Evolution of colour vision

origin and variation of colour vision across various lineages through geologic time

The evolution of colour vision causes light to be seen according to its wavelength. This has obvious advantages, especially it helps animals find food.

The colour vision of many herbivores allows them to see fruit or (immature) leaves which are good to eat. In hummingbirds, particular flowers are often recognized by colour. Predators also use colour vision to help them find their prey.

All this applies mainly to animals in the daytime. On the other hand, nocturnal mammals have much less-developed colour vision. For them, space on the retina is better used with more rods since rods collect light better. Colour differences are much less visible in the dark.


Apart from vertebrates,[1] the only land animals to have colour vision are arthropods.[2] Aquatic arthropods such as crustacea also have colour vision. As with vertebrates, the details differ, but the molecules which do the work – the opsins – are very similar.


Four photopigment opsins exist in teleost fish, reptiles and birds.[3] This suggests that the common ancestor of tetrapods and amniotes (~360 million years ago) had full colour vision:

"rods and four spectral classes of cone each [have] one of the five visual pigment families. The complement of four spectrally distinct cone classes gives these species the potential for tetrachromatic colour vision".[4][5]


In contrast, mammals lost much of their colour vision capability during the long period in the Mesozoic when they lived as nocturnal animals.[4][6]

"...two cone opsin gene families appear in contemporary eutherian mammals and, with the exception of some primates, none of these animals derive more than a single photopigment type from each of their two gene families".[5]

Many primates do live as daytime animals, and one group – the Old World monkeys – has trichromatic vision.[7] The anthropoid apes and humans are descended from this group of monkeys,[8] and also have good colour vision. So it comes about that most monkeys and humans have good colour vision, but most other eutherian mammals do not: they have only two opsins, and so they are bichromatic.[9] This has many consequences. For example, most deer cannot see red or orange. Thus they do not see the orange colour of tigers. But monkeys do, because primates have one more opsin than other mammals. A film by David Attenborough illustrates this well.[10]

UV lightEdit

Ultraviolet light plays a part in colour perception in many animals, especially insects.

Colour vision, with UV discrimination, is present in many arthropods—the only terrestrial animals besides the vertebrates to have this trait.[2]

Birds, turtles, lizards, many fish and some rodents have UV receptors in their retinas.[11] These animals can see the UV patterns found on flowers and other wildlife that are invisible to the human eye.[12][13]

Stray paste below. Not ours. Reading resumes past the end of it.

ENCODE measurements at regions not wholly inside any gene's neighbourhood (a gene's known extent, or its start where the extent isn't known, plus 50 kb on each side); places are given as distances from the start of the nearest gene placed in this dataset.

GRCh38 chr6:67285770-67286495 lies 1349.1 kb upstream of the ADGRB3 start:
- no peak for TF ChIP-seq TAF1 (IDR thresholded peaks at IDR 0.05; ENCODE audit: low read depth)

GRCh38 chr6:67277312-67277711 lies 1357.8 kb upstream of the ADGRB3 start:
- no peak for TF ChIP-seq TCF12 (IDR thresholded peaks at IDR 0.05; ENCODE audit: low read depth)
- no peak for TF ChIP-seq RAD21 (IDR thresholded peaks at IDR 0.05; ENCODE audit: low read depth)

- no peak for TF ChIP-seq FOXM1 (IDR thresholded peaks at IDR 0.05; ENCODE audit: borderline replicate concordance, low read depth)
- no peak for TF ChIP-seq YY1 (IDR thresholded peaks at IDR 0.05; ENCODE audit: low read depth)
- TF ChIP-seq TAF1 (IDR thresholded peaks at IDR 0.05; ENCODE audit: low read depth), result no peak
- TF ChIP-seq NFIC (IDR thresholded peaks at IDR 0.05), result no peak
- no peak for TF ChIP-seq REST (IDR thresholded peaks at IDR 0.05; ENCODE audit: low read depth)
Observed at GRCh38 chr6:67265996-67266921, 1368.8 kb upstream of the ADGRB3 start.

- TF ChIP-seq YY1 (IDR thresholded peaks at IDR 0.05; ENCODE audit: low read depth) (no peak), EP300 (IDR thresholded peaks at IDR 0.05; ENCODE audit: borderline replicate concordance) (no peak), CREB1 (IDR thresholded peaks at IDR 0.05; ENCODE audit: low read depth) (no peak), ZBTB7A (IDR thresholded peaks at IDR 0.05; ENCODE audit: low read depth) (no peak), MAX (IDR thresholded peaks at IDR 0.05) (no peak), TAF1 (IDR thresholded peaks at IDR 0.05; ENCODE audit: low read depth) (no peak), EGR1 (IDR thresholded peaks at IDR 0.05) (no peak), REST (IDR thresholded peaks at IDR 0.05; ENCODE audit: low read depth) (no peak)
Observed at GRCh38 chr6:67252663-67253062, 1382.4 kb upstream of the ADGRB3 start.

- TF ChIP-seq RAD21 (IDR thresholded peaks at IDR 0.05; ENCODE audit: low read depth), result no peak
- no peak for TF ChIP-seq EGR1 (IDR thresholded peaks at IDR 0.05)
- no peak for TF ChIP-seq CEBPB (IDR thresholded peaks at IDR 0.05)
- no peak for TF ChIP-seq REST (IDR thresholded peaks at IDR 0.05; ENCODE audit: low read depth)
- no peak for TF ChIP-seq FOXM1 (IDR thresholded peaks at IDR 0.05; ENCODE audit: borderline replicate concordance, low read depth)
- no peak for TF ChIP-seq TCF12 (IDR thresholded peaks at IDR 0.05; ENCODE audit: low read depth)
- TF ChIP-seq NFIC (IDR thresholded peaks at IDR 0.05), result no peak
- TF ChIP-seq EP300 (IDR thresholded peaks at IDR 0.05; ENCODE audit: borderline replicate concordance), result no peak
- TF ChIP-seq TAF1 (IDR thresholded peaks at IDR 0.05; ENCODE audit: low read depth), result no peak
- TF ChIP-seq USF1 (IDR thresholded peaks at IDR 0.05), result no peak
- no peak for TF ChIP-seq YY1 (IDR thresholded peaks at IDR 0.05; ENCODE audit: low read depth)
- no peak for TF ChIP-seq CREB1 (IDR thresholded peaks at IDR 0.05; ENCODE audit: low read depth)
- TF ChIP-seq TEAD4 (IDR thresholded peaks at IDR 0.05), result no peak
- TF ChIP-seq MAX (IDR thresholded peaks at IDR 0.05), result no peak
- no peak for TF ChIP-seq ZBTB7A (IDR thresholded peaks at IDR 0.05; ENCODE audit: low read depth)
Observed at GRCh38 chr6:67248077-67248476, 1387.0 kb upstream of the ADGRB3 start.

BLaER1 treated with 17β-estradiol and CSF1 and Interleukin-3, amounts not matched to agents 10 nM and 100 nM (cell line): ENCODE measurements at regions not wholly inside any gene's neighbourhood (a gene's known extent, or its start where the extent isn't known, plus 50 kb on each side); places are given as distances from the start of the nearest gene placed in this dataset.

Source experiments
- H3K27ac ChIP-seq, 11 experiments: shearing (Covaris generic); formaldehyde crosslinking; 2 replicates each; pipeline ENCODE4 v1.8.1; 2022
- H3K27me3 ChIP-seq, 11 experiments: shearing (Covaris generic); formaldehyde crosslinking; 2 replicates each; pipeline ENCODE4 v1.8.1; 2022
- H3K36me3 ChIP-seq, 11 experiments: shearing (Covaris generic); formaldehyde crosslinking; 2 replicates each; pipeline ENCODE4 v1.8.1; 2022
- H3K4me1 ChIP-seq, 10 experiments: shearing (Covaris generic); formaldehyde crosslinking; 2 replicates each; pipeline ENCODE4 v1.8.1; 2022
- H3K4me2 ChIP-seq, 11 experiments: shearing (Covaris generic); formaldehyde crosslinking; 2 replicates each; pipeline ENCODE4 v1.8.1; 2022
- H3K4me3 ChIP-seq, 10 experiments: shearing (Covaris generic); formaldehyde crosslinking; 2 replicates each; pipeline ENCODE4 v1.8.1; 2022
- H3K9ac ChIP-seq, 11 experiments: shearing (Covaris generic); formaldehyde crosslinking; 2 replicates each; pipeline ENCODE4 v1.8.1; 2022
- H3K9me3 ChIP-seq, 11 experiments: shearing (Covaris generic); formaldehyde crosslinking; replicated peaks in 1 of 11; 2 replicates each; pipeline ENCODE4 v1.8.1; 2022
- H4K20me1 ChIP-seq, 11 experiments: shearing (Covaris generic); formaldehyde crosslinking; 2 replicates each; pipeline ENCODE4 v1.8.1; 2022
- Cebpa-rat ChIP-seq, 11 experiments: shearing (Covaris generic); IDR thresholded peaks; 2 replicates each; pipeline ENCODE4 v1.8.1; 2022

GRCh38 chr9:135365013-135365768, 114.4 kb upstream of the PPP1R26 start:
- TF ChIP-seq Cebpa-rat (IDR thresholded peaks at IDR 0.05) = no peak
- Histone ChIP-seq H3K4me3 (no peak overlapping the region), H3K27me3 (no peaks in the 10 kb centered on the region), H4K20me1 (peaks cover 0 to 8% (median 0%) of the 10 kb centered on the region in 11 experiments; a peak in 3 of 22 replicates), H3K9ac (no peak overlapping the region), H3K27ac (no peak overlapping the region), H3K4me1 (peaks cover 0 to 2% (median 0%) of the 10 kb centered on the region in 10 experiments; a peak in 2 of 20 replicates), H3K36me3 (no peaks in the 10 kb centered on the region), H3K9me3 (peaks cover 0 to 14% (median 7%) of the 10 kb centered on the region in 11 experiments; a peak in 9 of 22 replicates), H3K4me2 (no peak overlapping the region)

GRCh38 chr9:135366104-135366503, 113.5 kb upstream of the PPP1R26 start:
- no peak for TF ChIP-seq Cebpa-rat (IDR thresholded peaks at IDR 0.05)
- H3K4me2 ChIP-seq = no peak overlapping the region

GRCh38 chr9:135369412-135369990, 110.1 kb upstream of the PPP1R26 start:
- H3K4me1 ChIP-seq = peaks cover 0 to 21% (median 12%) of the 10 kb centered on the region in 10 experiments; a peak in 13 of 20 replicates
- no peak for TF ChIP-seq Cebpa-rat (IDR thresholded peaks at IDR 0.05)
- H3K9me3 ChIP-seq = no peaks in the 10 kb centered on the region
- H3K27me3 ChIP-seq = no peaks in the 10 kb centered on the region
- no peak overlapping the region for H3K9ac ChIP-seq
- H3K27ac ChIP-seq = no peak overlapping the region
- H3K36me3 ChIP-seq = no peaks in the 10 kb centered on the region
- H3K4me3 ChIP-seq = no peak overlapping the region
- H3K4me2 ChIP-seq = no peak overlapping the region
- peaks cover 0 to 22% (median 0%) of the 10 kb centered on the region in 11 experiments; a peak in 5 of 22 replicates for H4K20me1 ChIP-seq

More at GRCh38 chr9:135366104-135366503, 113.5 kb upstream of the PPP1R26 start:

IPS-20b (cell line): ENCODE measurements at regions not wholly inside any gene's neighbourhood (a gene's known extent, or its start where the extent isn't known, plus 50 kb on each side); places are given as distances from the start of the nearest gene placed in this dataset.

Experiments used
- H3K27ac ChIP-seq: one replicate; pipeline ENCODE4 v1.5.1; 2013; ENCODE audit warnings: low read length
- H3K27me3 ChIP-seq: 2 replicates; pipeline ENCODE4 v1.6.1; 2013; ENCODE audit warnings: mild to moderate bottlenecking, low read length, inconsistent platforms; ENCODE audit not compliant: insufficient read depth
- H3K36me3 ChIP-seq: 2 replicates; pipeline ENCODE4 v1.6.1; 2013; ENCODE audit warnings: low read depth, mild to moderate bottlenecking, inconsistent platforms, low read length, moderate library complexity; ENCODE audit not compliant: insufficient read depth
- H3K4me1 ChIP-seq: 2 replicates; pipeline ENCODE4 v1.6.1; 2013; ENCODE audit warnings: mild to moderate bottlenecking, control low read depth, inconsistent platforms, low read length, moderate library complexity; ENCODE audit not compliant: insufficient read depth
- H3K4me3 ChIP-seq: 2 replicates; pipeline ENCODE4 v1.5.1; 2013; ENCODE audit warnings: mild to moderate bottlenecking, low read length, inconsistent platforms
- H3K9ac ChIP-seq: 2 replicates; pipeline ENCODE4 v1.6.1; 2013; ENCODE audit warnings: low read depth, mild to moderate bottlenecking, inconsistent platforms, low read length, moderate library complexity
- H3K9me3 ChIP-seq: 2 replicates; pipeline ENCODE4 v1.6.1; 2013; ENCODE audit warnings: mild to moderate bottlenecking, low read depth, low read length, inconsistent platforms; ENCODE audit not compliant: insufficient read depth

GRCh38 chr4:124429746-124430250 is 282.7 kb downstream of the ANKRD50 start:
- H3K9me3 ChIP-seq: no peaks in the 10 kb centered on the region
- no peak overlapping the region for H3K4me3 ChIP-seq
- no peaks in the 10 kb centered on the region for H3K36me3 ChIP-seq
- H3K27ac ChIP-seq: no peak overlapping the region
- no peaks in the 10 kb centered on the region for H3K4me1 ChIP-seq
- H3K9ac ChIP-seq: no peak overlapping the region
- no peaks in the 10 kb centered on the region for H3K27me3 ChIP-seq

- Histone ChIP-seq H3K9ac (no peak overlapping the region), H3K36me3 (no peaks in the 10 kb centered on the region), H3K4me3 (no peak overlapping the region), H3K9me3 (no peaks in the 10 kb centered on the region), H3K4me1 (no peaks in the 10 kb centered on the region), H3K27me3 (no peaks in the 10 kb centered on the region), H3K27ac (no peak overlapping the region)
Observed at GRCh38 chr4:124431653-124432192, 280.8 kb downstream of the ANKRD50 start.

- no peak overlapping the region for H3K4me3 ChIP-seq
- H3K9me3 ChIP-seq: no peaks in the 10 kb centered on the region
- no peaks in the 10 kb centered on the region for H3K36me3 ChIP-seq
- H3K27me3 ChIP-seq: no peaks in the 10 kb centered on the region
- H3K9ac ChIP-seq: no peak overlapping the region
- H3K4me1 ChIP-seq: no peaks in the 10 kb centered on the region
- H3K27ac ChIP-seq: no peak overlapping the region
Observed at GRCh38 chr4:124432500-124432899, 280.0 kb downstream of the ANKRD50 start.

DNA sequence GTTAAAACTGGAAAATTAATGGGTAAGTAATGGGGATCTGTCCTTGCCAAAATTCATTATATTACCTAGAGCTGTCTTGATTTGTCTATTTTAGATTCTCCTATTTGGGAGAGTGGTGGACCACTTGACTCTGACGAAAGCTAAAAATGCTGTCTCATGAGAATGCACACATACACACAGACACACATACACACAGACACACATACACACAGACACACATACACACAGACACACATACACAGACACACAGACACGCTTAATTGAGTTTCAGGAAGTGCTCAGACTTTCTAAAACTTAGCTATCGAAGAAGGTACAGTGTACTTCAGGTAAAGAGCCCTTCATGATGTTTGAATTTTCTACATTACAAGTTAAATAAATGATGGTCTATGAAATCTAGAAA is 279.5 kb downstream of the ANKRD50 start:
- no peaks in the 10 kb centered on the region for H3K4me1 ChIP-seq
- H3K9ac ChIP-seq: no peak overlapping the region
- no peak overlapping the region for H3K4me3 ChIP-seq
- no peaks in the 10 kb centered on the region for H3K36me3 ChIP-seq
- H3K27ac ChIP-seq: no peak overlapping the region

1. Lamb T.D; Collin S.P. & Pugh E.N. Jr. 2007. Evolution of the vertebrate eye: opsins, photoreceptors, retina and eye cup. Nature Reviews Neuroscience. 8 (12): 960–976. [1]
  2. 2.0 2.1 Koyanagi M. et al 2008. Molecular evolution of arthropod color vision deduced from multiple opsin genes of jumping spiders. Journal of Molecular Evolution 66 (2): 130–137. [2]
  3. Yokoyama S. & Radlwimmer B.F. 2001. The molecular genetics and evolution of red and green color vision in vertebrates. Genetics Society of America. 158: 1697-1710.
  4. 4.0 4.1 Bowmaker J.K. 1998. Evolution of colour vision in vertebrates. Eye 12 (3b): 541–547. [3] (Prose slightly simplified)
  5. 5.0 5.1 Jacobs G.H. 2009. The evolution of colour vision in mammals. Phil Trans Roy Soc B. 364 (1531) 2957-2967. [4]
  6. Kemp T.S. 2005. The origin and evolution of mammals. Oxford University Press.
  7. There was gene duplication of one of their opsin genes.
  8. The group is called the catarrhines.
  9. Evolution of colour vision in vertebrates. Eye 12 (3b): 541–547.
  10. BBC: Attenborough's life in colour: 1.2 Hiding in colour. [5]
  11. Jacobs G.H; Neitz J. & Deegan J.F. (1991). "Retinal receptors in rodents maximally sensitive to ultraviolet light". Nature. 353 (6345): 655–6. Bibcode:1991Natur.353..655J. doi:10.1038/353655a0. PMID 1922382. S2CID 4283145.{{cite journal}}: CS1 maint: multiple names: authors list (link)
  12. Varela F.J.; et al. (1993). Vision, brain, and behavior in birds. Cambridge, Mass: MIT Press. pp. 77–94. ISBN 0-262-24036-X.
  13. Cuthill I.C.; et al. (2000). "Ultraviolet vision in birds". Advances in the study of behavior. Vol. 29. pp. 159–214.